Integrating a Machine Learning System Into Clinical Workflows: Qualitative Study.

Published online

Journal Article

BACKGROUND: Machine learning models have the potential to improve diagnostic accuracy and management of acute conditions. Despite growing efforts to evaluate and validate such models, little is known about how to best translate and implement these products as part of routine clinical care. OBJECTIVE: This study aims to explore the factors influencing the integration of a machine learning sepsis early warning system (Sepsis Watch) into clinical workflows. METHODS: We conducted semistructured interviews with 15 frontline emergency department physicians and rapid response team nurses who participated in the Sepsis Watch quality improvement initiative. Interviews were audio recorded and transcribed. We used a modified grounded theory approach to identify key themes and analyze qualitative data. RESULTS: A total of 3 dominant themes emerged: perceived utility and trust, implementation of Sepsis Watch processes, and workforce considerations. Participants described their unfamiliarity with machine learning models. As a result, clinician trust was influenced by the perceived accuracy and utility of the model from personal program experience. Implementation of Sepsis Watch was facilitated by the easy-to-use tablet application and communication strategies that were developed by nurses to share model outputs with physicians. Barriers included the flow of information among clinicians and gaps in knowledge about the model itself and broader workflow processes. CONCLUSIONS: This study generated insights into how frontline clinicians perceived machine learning models and the barriers to integrating them into clinical workflows. These findings can inform future efforts to implement machine learning interventions in real-world settings and maximize the adoption of these interventions.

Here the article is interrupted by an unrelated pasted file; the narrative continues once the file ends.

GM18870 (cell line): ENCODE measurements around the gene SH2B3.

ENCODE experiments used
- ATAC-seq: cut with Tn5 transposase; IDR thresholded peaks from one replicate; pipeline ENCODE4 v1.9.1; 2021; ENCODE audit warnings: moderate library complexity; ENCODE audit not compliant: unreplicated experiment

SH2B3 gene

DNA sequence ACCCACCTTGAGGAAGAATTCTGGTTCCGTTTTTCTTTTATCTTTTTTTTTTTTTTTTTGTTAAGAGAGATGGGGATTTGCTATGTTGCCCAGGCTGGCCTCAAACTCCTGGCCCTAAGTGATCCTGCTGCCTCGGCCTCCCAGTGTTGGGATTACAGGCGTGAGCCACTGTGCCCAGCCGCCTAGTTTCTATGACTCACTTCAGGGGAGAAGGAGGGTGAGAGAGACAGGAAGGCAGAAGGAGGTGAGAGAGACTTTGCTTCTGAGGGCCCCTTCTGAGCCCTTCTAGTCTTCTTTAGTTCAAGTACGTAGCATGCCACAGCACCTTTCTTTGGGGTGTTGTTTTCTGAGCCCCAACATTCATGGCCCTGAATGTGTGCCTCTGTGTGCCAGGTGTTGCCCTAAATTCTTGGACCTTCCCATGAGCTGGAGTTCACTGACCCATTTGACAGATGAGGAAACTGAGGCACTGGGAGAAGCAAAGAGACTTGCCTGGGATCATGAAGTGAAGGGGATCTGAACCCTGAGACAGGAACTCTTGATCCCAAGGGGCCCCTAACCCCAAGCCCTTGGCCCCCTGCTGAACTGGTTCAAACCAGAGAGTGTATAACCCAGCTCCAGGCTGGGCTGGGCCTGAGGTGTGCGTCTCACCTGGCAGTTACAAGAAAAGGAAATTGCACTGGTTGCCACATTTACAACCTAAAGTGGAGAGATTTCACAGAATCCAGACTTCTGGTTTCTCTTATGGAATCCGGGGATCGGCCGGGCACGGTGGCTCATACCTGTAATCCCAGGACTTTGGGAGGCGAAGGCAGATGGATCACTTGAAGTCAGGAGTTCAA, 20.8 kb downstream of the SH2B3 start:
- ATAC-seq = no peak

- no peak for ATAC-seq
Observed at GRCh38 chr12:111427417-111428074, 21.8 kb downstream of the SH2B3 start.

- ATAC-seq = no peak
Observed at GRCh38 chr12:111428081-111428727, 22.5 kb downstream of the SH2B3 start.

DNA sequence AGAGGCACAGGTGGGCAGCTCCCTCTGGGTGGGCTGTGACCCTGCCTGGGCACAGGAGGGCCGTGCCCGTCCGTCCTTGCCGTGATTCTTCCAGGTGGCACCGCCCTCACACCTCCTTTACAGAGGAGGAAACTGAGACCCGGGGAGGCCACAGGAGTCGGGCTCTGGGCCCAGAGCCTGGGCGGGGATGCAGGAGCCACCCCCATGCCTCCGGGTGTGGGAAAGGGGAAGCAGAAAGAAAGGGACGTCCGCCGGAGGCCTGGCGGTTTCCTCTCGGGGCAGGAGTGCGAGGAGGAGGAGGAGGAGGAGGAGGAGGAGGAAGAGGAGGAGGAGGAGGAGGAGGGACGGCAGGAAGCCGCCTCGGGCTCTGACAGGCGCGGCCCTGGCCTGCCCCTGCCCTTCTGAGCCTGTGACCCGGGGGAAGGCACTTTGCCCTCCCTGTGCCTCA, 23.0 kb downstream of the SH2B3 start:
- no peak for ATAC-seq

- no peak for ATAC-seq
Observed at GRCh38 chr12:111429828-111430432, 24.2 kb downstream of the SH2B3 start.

Full Text

Duke Authors

Cited Authors

  • Sandhu, S; Lin, AL; Brajer, N; Sperling, J; Ratliff, W; Bedoya, AD; Balu, S; O'Brien, C; Sendak, MP

Published Date

  • November 19, 2020

Published In

Volume / Issue

  • 22 / 11

Start / End Page

  • e22421 -

PubMed ID

  • 33211015

Pubmed Central ID

  • 33211015

Electronic International Standard Serial Number (EISSN)

  • 1438-8871

Digital Object Identifier (DOI)

  • 10.2196/22421

Language

  • eng

Conference Location

  • Canada